My Life as a U.S. Based Freelancer

Get the materials in PDF Need a photocopiable PDF with materials from this article? CLICK HERE to purchase it in our shop!
When I was in my early 60’s, I decided that I could no longer tolerate the daily grind. I was working as a Human Resources Manager at a university. The commute was about 70 minutes each way, and even though I could continue, I felt that life is short, and I should find alternatives. Before I left, I worked on obtaining a TESOL certificate from a local college. I found the in-person courses rewarding, and I was soon teaching for a local community service twice a week at night while I worked full time. I then worked on resurrecting an old teaching certificate and took additional courses to certify in ESOL.

I surprisingly found a teaching job at a public middle school on a part time basis. It was not for me. I struggled controlling a classroom of 18 middle schoolers from many countries. There were gangs in the school, and I was always calling security. After three months, I resigned. Once again, I was left with a small pension and Social Security and a need to find additional income.

My sister was a retired piano teacher. She suggested that I try to teach piano. After all, I had taken over 20 years of lessons and was still taking lessons. I went on the websites Wyzant and Thumbtack and slowly started to build a business tutoring ESOL and piano. The hard part was that everyone wanted me to come to their homes, and I hated to drive. I did it, because there really was no better choice. I started with one piano student. Then, I had one ESOL student. After building up to 10 students, I was in a car accident driving home from a lesson at night. I decided that I was going to have to think of a new strategy. The problem, which I believe is the biggest problem with freelancing, is that it is very hard to make a meaningful income. Everyone wants to pay less than you need, and your time is never properly compensated. The one car accident with its deductible wiped out several months of earnings.

I started teaching group piano as an employee for a music school and a private school. I taught classes at a Senior Center and taught piano to students who were as old (or young) as 93. I also taught the little children at the private after-school. I was building up a practice in my home at the same time. One day, I just felt worn out. It was time for a new plan.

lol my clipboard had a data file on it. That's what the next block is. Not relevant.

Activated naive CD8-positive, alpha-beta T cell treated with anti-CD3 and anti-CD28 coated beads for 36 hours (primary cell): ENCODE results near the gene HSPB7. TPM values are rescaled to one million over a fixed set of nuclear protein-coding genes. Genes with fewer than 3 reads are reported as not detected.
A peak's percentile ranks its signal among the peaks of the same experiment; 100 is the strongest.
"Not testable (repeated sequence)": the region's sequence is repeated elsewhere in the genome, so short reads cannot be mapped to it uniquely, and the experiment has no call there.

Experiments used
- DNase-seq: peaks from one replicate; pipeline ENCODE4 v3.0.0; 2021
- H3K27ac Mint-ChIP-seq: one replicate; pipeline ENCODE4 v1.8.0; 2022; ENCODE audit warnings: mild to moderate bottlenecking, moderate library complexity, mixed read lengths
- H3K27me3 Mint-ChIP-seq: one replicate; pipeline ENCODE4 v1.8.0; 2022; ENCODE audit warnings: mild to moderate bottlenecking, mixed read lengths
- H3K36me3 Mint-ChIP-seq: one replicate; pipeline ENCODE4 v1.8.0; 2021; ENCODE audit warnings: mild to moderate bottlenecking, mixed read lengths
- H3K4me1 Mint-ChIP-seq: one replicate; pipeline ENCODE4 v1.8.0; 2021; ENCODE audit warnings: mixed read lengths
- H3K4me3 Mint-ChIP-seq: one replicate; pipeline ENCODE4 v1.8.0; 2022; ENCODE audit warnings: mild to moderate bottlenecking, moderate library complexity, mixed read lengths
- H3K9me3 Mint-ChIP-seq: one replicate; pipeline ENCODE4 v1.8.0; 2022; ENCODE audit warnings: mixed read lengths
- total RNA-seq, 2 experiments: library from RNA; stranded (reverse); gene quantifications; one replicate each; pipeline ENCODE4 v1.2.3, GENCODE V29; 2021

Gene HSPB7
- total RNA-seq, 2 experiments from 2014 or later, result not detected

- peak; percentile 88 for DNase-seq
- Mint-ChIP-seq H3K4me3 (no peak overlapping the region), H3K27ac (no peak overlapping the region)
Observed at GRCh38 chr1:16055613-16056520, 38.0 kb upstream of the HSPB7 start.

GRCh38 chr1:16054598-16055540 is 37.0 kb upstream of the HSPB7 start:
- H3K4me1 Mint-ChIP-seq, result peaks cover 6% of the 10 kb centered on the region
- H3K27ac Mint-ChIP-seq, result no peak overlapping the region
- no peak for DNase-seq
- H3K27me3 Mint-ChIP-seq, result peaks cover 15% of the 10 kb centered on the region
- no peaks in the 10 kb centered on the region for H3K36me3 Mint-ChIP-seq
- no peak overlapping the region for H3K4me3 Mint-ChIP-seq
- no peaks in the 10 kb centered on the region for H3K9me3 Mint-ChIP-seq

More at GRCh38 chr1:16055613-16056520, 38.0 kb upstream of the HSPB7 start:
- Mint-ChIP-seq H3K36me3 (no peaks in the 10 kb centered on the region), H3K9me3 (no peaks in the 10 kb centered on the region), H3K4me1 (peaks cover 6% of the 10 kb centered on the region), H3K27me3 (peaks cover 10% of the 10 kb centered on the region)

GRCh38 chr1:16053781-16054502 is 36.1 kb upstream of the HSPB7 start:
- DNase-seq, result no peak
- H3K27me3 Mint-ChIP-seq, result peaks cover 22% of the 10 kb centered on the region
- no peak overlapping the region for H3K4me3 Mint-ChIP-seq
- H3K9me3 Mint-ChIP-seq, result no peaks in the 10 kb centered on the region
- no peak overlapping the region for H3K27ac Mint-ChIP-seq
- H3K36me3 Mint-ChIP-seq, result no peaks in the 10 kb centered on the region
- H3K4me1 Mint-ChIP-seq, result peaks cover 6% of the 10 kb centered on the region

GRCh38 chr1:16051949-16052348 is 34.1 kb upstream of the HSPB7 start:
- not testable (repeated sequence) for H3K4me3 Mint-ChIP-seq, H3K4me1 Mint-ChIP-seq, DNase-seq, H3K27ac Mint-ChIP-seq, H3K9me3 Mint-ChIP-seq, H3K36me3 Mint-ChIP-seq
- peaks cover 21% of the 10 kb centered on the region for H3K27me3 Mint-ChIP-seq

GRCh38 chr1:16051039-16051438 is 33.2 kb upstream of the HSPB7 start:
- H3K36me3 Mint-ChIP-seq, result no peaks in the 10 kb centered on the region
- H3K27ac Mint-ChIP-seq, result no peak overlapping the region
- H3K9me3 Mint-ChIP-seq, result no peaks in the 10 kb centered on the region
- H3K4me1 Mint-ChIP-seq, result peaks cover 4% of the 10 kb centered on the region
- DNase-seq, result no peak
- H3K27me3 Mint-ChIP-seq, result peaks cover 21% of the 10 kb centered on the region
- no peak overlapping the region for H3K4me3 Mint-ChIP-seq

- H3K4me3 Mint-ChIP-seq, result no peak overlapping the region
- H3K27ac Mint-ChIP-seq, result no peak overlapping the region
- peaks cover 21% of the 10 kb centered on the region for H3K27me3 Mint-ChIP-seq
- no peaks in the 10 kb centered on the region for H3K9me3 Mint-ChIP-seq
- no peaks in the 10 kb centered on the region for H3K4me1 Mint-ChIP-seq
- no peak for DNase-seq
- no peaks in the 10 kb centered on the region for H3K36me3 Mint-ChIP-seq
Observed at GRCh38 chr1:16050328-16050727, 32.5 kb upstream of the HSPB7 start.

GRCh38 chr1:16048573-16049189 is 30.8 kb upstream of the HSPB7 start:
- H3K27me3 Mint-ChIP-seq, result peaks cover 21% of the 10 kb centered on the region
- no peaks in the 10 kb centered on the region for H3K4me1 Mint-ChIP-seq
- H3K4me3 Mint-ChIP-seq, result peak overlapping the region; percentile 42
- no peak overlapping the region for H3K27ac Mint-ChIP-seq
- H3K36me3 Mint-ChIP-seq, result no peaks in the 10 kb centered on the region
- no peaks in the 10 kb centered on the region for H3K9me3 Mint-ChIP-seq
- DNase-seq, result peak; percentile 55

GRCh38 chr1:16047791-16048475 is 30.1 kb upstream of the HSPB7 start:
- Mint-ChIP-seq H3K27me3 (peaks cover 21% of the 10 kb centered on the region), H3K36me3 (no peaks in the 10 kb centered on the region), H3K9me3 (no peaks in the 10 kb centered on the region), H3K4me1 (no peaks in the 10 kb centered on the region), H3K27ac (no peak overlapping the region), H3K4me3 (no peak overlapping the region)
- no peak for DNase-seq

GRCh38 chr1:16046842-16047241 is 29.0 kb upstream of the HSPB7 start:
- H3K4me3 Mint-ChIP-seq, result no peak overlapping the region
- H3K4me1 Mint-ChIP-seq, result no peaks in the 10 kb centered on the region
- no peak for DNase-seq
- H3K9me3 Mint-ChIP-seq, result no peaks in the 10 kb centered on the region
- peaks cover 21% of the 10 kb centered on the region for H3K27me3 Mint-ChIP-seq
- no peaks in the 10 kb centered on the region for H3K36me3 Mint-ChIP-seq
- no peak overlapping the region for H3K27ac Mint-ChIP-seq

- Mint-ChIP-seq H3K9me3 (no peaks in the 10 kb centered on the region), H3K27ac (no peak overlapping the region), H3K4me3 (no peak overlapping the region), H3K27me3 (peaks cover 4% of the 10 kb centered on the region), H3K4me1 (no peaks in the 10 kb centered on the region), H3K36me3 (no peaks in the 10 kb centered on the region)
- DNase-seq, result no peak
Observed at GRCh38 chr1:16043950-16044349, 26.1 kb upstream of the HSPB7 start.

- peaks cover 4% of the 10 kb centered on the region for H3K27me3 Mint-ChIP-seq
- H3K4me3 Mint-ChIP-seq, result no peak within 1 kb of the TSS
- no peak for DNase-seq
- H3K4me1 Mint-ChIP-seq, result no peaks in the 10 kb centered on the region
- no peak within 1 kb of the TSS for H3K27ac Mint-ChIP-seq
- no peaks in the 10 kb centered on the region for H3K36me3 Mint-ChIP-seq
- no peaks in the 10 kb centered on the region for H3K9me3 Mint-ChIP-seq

I started to edit work for one of my adult piano students. Then, I started to teach reading comprehension and writing on Wyzant and Thumbtack. I realized with my HR background I could help adults and college students with career counseling. For a time, I also tutored pre-algebra, but I dropped it because it just seemed too hard. I gave up driving to homes, and I started Skyping with my ESOL students and writing students. Skyping made up about 50% of my work. Without the driving time, things were becoming more manageable.

Although I found most of my customers on the same two sites, I started advertising on my neighborhood electronic bulletin board. I found another 5 piano students, and they all came to my home. I left cards at the local supermarket, but I never found a student that way. There were just too many cards, and too many others with the same idea.

Building a website would be great. I am not sure how I would advertise myself since I have too many different skills. I find freelancing very challenging. There is this constant need to replenish your business as students leave and as jobs are completed. It is very hard to draw lines between your private and professional life. There is always the temptation to go on the internet and search for more clients. It is extremely difficult to make more than $1000/month unless you are highly specialized and in demand. Even with multiple areas, I am competing against so many others who charge even lower rates. On Upwork, many of the jobs already have over 50 proposals before I bid on them. The competition is too steep, and I have lost several jobs because my rate of $35 an area (for which I receive $28 an hour) is still too high.

I am currently teaching piano in-person, ESOL in-person and via Skype, career counseling in-person and via Skype, writing in-person and via-Skype and doing editing as well. About a third of my current business is via Skype.

While it would be wonderful to have a universal basic income, I am sure it would not apply to me as I am on Social Security. I think it is a great idea for many people. I do have health insurance through Medicare, and I do pay a set premium, but I am far better off than some younger freelancers when it comes to health insurance.

Although this essay may have a negative tone, there are many things I have enjoyed while freelancing. The flexibility in my schedule is something I cherish; I have met through Skype as well as in-person many wonderful people and even some friends. I am mentally challenged which is always important but even more important as I get older. I have over 20 semi-permanent students which provides me a base level of security. It did take me over six years to get to this point, so I recommend extreme patience and some type of safety net for anyone who wants to become a freelancer.
Author: Laurie S. Borman